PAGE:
Laver Reflects On Federer, Past Memories
by ATP Staff|
This year marks the 40th anniversary of Rod Laver's second career Grand Slam. The "Rocket" was available for a press conference at the Australian Open this week to discuss a number of topics, from his thoughts on Roger Federer's greatness to the style of today's game to the memories of his playing days. Here are some excerpts from the press conference:
Q. Can you comment a little bit to follow up on Roger Federer's impact on the game and the whole men's tennis as intriguing as it looks like now, the situation how you see it there?
LAVER: Yeah, well, Roger has certainly been a credit to the game. Just unbelievable the consistency that he's had. If you win six Wimbledons and I think (five) US Opens, consistency of brilliance is something that Roger seems to shine on. He hadn't been sick until this last year. Last year down here seems like he was recovering. It's unique that a player of that caliber and the amount of tennis he was playing to not have injuries and sicknesses. All the shot making, he's probably got some of the best mechanics in the game of tennis. He can play at the net, he can play at the baseline, he's got moving, he's quick. It seems like he's improved his serve through this last year. Yeah, the competition is just unbelievable now. It's great to see. I look at Tsonga. You look at any of the players out there, you know, even with Andy Roddick playing these days. He seems like he's back and keen on playing better tennis and putting the effort in to make it happen. So you've seen it here this year. Djokovic. When you look at Nadal, who is great talent and just a - I shouldn't say tenacious. It's just amazing what he can do on a clay court, and now he's providing it on grass and a hard court now. He's in his own right a great champion. Roger's not going to have it his own way now. He's got a lot of players to beat.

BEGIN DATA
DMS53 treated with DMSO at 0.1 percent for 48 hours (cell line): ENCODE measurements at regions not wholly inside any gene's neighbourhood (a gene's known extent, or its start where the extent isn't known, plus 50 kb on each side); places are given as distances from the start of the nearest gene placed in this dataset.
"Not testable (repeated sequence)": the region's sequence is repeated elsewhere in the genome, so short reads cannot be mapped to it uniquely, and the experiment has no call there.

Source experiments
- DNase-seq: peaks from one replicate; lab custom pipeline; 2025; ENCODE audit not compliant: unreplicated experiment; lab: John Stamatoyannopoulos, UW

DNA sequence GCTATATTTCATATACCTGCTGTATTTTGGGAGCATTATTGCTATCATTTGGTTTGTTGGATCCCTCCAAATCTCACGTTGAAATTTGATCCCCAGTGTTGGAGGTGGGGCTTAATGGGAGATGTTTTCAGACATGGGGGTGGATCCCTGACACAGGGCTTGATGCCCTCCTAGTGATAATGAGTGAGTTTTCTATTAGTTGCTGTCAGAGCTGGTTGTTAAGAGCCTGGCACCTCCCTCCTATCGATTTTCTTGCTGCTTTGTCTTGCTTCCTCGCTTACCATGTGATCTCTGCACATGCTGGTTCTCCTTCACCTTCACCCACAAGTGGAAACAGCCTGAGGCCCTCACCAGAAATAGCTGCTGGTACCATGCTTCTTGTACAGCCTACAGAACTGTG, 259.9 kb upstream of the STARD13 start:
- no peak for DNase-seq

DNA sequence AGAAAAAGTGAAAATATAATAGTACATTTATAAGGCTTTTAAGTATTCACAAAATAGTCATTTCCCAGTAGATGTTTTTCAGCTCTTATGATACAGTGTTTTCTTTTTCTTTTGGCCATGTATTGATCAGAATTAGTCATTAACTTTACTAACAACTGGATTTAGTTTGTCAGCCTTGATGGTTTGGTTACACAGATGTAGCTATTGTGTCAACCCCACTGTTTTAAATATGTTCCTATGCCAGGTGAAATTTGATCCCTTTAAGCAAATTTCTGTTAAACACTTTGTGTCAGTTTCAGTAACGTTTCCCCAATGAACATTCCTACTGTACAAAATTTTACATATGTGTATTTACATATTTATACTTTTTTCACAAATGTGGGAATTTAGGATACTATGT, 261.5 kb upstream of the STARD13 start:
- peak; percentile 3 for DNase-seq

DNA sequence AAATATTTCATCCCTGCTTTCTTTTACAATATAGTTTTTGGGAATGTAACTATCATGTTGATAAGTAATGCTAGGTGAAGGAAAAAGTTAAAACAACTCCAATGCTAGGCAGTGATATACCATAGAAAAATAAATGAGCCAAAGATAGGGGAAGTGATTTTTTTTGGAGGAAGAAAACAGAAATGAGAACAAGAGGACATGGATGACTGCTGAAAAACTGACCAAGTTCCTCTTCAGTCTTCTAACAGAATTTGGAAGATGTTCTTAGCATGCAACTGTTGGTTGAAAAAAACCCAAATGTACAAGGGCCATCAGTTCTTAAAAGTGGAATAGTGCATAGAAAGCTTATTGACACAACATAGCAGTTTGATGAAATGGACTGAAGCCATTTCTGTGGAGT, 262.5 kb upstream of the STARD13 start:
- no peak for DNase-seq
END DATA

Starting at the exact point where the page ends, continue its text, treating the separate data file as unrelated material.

Q. Forty years ago, how vivid are those memories?
LAVER: Well, they're pretty vivid, especially with Andres (Gimeno). We played professional tennis for five years, you know, just maybe six, eight, ten guys traveling around the world. They weren't just exhibitions. There was money changing hands every match we played. It wasn't like, Well, I don't feel like playing today because I'm not feeling so well. That's totally different. I think when Andres and I played matches, a full amount of effort goes into it. I still remember a matchup we played up in the Arctic Circle. It was cold, and not many people watching and we were playing indoors. The competition is strong. But, yeah, the memories of maybe playing Tony Roche in the US Open in the final. I mean, to put spikes on, those memories stay pretty close. Playing (John) Newcombe at Wimbledon in the final.
Q. How does it feel when you take a seat on the court that's been named after you?
LAVER: It's a wonderful honour. I tell you, I guess, yes, I had a good, long career. To have my name on top of the stadium here is sort of the final part of my whole career. This is the ultimate, to have your career be shown in lights on a big stadium.
Q. You want to come back and play another match? (Laughter.)
LAVER: No, I enjoyed - we had a good length of time. Fortunately, I played until about I think 1978 when I played WCT Finals. A lot of things have happened. I started off in 1956. To go that length of time and not have injuries that cripple your career, I feel very fortunate.